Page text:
Closing worker camps needs a rethink

On June 27, the government announced that accommodation for workers both inside and outside of the construction sites, building transformation sites or demolition of building sites shall be temporarily closed, while movement of workers shall be prohibited temporarily for at least thirty days.[1] The government reacted quickly in respond to the growing number of clusters of COVID-19 cases. However, the government should also realise that closing down camp sites alone may not be able to help containing the virus, unless there are measures to properly address the movement and health of migrant workers as follows.

First, the government need to rethink about compensation. On June 29, the government stated that it will provide help to workers, both Thai and migrant, under the social security system by which they will receive 50% of their wage but shall not exceed 7,500 Baht. According to the Foreign Workers Administration Office, as of May 2021, there are approximately 2.3 million migrant workers with permits to work in Thailand, of these 405,261 were migrant workers in construction sector.[2] However, according to the latest statistics on social security in 2019, there were only 172,897 migrant workers in the construction sector who were insured under the social security scheme.[3] This means that more than half of migrant workers in the construction sector will not receive the compensation.

Migrant workers in the construction sector are usually paid daily, and with the construction sites being closed, they have no income to buy food and other necessities. This may render them to leave the sites and find employment elsewhere, resulting in illegal status. Even those who are entitled to the 50% wage compensation might also be tempted to find another job that will pay them 100% of wage. This will later hinder the ability of government to find them, as migrant workers avoid prosecution. Years of effort to bring migrant workers into the system might be thwarted. 

This brings us to the second suggestion, rethinking about camp closure in the one-size-fits-all manner. Construction camps with worker’s accommodations on-site should be able to continue their operation, provided that these sites are equipped with enough healthy food to maintain workers’ health, areas for medical treatment and quarantine, as well as sleeping and living areas that address social distancing. Authority may visit these site and grant approval if they are up to the standard.

Construction camps with worker’s accommodation situating in another location, such as local communities, need additional monitoring and movement restriction measures. Examples are QR Code tracking, and transport to and from construction sites, making sure that workers will not meet member of local communities. Contractors shall keep the authority informed about daily operation. This practice known as Bubble & Sealed model has been used in Samut Sakorn during the previous cluster outbreak among factory workers. It will be useful to extract lessons from this model, and apply to construction camps.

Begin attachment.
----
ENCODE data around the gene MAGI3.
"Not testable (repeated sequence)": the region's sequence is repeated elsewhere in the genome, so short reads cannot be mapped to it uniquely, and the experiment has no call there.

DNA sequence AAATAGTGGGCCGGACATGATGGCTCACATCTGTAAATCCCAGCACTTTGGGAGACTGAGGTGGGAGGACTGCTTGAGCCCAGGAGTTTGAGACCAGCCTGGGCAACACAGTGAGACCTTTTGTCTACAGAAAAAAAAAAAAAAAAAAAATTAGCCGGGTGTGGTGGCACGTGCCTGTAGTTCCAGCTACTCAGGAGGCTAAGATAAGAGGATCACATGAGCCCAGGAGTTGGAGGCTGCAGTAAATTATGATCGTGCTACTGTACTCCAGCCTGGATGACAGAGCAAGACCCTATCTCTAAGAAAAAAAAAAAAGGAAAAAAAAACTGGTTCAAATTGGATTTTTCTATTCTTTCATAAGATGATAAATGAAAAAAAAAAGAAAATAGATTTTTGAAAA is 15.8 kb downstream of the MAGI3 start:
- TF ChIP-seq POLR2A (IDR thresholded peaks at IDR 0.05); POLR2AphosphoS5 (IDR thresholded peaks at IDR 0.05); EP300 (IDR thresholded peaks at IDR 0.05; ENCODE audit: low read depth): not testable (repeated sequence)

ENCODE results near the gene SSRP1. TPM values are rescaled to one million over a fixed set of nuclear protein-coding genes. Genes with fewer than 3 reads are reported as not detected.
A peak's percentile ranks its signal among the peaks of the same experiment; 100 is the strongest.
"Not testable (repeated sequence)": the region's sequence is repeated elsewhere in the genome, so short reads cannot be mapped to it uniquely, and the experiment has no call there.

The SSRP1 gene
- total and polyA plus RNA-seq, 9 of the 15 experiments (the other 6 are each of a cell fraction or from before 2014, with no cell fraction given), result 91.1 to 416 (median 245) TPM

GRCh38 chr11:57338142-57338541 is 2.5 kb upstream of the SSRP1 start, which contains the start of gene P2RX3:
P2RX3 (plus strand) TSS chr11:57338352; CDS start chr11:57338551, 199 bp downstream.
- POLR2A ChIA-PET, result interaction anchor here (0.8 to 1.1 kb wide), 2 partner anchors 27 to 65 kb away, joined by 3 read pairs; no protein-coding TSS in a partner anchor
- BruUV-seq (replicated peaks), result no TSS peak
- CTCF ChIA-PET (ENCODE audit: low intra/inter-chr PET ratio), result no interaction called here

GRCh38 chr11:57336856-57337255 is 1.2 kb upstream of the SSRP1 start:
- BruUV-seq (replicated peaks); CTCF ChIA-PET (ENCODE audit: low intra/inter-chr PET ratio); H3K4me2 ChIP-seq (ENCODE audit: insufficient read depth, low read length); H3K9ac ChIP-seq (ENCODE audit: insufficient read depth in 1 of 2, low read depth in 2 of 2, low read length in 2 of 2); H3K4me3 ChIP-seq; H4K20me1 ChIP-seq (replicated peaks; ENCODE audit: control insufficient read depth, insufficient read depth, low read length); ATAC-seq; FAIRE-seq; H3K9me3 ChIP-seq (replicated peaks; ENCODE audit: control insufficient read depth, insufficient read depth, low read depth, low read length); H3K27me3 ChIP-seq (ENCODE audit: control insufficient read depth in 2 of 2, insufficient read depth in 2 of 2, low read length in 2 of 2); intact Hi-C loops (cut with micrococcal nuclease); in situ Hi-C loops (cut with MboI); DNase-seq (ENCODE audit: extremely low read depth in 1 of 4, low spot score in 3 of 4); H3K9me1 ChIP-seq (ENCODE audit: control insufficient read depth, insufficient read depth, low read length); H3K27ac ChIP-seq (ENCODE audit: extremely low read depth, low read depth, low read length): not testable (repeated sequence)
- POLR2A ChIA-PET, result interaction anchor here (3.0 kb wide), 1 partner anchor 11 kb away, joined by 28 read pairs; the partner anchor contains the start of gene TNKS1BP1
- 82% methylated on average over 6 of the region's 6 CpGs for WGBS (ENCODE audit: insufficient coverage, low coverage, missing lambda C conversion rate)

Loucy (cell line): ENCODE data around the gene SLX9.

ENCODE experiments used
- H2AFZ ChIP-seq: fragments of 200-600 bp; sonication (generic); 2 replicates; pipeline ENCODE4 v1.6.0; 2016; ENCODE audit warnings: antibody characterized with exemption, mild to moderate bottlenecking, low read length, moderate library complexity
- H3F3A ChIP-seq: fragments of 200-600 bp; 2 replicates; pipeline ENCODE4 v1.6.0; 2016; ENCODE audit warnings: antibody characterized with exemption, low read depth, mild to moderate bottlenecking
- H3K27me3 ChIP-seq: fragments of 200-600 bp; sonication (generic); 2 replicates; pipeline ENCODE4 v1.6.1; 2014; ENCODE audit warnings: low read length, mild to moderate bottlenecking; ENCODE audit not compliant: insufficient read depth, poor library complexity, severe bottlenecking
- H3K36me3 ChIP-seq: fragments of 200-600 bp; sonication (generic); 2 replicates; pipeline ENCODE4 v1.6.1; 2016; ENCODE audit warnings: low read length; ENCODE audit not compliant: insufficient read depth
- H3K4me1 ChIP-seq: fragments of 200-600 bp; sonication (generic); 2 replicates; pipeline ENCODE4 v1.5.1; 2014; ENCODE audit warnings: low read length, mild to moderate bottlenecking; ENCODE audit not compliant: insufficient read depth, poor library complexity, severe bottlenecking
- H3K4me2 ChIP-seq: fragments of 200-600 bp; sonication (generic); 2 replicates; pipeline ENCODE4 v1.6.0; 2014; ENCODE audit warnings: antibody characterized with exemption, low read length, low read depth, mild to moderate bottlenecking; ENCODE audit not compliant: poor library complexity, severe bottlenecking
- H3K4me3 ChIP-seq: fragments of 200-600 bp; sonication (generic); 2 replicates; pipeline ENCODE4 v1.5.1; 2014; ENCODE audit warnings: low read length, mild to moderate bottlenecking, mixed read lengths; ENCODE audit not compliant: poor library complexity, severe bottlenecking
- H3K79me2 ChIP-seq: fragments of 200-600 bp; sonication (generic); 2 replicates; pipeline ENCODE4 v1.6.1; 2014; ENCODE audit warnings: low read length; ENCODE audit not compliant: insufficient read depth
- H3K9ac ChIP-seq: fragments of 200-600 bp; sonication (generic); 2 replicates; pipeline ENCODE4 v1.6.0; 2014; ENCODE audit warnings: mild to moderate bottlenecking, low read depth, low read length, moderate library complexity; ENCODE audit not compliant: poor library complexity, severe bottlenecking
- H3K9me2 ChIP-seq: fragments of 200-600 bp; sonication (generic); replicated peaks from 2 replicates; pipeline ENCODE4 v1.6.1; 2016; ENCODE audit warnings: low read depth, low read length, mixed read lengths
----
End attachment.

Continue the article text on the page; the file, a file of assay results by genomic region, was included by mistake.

Third, rethink about well-being of workers in the camp sites, ensuring that workers will not be forced to run away. Many migrant workers in the construction sector migrate with their families to Thailand or start their families as they settled. Being locked in their on-site or off-site accommodation which are known to be congested, unhygienic and unsafe, is not a condition anyone would wish to be in, let alone having their children experience such conditions. According to the figures by The Centre for Covid-19 Situation Administration or CCSA, 48,000 migrant workers are in 585 construction camp sites in Bangkok alone and of these, according to UNICEF, around 13,000 are migrant children. Their needs for nutrition, development, and protection must be addressed.

Fourth, rethink about domestic violence. Being locked down in the accommodation means that victims of violence are now in a more vulnerable position. According to the report on Support to Children Living in Construction Site Camps by UNICEF, it was found that more than 40% of mothers reported experiencing some form of verbal/psychological abuse or physical violence, and almost 90% of children participants reported experiencing some form of physical violence from their parents or guardians.[4] These groups of women and children in the construction camps must not be left behind to suffer in silence, or be compelled to run away elsewhere. The government and employers could work together to identify their needs and response to them. Working in tandem with civil society organizations and migrant networks can also build up trust among the survivors.

Fifth, rethink about communication with migrant workers. It is widely known that migrant workers do not have much trust on officials, afraid that they might be captured for repatriation, or exploited in many possible ways, or both. Any laws, policies, and measures concerning migrant workers must be accessible both in terms of languages and mode of communication. In this age of information technology, information can spread quickly, so does fake news. Partnering with networks of migrant workers as well as the employers to help distributing the information can be helpful.



[3] สติถิแรงงานประจำปี 2562


Boonwara Sumano, PhD, is a senior research fellow at the Thailand Development Research Institute (TDRI). N Aneksomboonphon is an independent contributor. Policy analyses from TDRI appear in the Bangkok Post on alternate Wednesdays.

First Published : Bangkok Post on Wednesday, 7 July 2021

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